Neven Cukrov is a senior scientist at the Division for Marine and Environmental Research, at the Ruđer Bošković Institute in Zagreb, Currently, he serves as the head of the Marine station Martinska near Šibenik. Alongside his research duties, he is a full-time lecturer at the undergraduate and graduate levels at the University of Zadar, holding the title of associate professor. He is also involved in doctoral studies in oceanology at the University of Zagreb. His research field encompasses the anthropogenic impact on the aquatic environment through the investigation of biogeochemical processes within it. conducts research on the distribution of trace metals, natural and artificial radionuclides, and microplastics within water systems. Additionally, he focuses on developing representative sediment sampling techniques and conducting sampling in speleological environments. His research area also encompasses water systems, including underground systems in karst regions where coastal aquifers intersect with seawater, forming underground estuaries and numerous submerged groundwater discharges (vrulje).

The Marine Station Martinska, located near the city of Šibenik, occupies a strategic position at the confluence of the Krka River estuary and the Adriatic Sea, where freshwater meets seawater. Equipped with state-of-the-art tools, the station facilitates the measurement of various physicochemical parameters within water systems and facilitates the collection of samples from water, sediment, and biota for subsequent analysis in the laboratory.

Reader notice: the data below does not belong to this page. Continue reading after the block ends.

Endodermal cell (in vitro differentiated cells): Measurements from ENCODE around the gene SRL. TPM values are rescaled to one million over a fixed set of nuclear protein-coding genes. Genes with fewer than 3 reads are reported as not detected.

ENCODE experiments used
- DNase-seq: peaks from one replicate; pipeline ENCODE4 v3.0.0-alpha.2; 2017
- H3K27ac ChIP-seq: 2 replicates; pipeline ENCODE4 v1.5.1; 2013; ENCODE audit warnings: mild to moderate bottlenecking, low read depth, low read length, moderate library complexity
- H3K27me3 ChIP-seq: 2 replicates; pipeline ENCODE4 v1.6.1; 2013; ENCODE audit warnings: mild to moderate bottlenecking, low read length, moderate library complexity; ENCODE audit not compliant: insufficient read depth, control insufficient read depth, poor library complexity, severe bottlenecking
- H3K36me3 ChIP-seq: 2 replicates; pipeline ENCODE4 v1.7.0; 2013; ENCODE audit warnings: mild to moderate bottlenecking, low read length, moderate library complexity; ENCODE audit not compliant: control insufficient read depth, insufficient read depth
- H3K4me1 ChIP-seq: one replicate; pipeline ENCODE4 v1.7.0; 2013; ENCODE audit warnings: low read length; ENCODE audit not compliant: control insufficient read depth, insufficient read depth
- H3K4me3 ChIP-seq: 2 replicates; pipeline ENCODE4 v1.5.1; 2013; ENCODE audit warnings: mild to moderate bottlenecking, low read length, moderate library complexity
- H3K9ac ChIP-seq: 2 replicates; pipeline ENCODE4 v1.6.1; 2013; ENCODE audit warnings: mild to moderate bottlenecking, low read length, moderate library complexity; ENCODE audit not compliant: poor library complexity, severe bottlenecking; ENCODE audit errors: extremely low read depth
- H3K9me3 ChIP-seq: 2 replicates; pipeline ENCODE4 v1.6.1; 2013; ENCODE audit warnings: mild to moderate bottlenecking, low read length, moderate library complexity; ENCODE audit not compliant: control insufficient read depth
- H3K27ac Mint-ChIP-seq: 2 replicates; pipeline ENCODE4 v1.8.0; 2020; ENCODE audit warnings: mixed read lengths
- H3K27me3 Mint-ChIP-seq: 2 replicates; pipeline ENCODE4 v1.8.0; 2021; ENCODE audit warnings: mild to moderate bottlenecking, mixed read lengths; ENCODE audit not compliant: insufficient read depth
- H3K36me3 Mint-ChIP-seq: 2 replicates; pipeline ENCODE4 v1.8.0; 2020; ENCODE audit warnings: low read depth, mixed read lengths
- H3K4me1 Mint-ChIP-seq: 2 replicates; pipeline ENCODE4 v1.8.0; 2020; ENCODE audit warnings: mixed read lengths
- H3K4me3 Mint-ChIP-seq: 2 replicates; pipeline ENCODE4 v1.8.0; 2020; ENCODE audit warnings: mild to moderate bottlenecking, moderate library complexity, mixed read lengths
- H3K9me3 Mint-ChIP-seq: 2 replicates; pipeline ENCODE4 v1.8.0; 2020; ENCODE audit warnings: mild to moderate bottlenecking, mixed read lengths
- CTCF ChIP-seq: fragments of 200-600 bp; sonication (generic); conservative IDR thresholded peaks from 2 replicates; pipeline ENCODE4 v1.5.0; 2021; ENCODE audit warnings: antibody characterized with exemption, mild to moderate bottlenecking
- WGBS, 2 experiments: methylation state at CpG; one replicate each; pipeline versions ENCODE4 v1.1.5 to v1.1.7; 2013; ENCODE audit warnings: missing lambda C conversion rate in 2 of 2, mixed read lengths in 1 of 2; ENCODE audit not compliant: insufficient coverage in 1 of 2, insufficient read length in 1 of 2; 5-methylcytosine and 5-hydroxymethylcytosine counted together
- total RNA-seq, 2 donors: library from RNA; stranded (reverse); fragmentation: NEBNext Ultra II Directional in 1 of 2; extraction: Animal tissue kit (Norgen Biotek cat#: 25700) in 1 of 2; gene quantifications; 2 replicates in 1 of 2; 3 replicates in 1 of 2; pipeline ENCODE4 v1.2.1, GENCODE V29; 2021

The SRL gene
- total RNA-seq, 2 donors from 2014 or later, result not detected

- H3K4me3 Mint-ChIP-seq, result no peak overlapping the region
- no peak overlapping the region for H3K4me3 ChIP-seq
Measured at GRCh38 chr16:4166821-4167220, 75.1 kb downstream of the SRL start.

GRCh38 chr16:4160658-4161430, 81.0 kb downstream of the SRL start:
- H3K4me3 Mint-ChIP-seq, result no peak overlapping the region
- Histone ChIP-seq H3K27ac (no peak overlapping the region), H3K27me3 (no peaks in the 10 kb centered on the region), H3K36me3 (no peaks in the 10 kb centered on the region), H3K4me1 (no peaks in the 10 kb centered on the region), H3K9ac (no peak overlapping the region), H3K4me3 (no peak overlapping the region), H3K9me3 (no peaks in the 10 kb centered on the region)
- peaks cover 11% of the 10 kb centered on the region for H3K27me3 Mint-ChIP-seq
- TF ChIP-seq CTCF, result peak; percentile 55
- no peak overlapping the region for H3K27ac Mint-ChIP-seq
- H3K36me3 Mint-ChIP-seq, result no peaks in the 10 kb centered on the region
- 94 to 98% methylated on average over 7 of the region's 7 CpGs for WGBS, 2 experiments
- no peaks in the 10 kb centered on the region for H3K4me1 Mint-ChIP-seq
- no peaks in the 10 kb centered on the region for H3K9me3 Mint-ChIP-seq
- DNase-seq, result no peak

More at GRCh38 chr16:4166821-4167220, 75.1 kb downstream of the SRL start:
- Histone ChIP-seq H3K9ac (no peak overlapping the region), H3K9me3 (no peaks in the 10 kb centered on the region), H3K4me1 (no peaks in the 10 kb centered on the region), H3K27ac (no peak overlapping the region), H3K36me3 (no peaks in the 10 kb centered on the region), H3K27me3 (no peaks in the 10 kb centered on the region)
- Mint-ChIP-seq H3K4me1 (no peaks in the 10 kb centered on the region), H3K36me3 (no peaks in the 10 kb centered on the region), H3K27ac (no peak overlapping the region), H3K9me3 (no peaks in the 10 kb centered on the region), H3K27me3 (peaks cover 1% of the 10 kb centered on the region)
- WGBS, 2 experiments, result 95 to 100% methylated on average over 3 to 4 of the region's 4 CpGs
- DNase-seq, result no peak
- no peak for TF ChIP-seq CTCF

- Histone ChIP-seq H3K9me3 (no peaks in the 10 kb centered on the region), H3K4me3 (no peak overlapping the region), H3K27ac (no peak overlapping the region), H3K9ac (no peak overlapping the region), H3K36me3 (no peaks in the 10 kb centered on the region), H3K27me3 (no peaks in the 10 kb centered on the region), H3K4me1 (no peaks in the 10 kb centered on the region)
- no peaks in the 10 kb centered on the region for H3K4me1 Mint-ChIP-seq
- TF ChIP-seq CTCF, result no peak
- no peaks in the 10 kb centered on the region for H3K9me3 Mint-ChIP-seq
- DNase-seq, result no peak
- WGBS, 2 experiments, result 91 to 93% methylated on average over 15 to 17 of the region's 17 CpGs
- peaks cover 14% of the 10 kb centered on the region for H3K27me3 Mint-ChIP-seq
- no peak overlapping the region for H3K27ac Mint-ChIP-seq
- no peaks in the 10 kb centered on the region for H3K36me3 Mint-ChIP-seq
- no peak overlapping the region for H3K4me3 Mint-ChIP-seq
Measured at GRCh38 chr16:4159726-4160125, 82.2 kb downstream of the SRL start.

In their exploration of the estuary and coastal sea, researchers utilize the boat ‘Šibenik 800’, measuring 9.3 meters in length and powered by an internal diesel engine boasting 242 kW. This propulsion enables the vessel to achieve a maximum speed of 32 knots, with a comfortable cruising speed of approximately 20 knots. With storage tanks capable of holding 400 liters of fuel and 200 liters of drinking water, the boat is certified to accommodate 12 individuals and transport up to 2 tons of cargo. At the Marine Station, essential measurements encompass the concentrations of nutrients, organic matter, chlorophyll, and microplastics. While basic analyses are conducted on-site, more intricate procedures necessitate sample preparation before analysis at the Institute in Zagreb. Scientists at the station are experienced in field work and most of them have completed advanced scuba diving and speleological courses.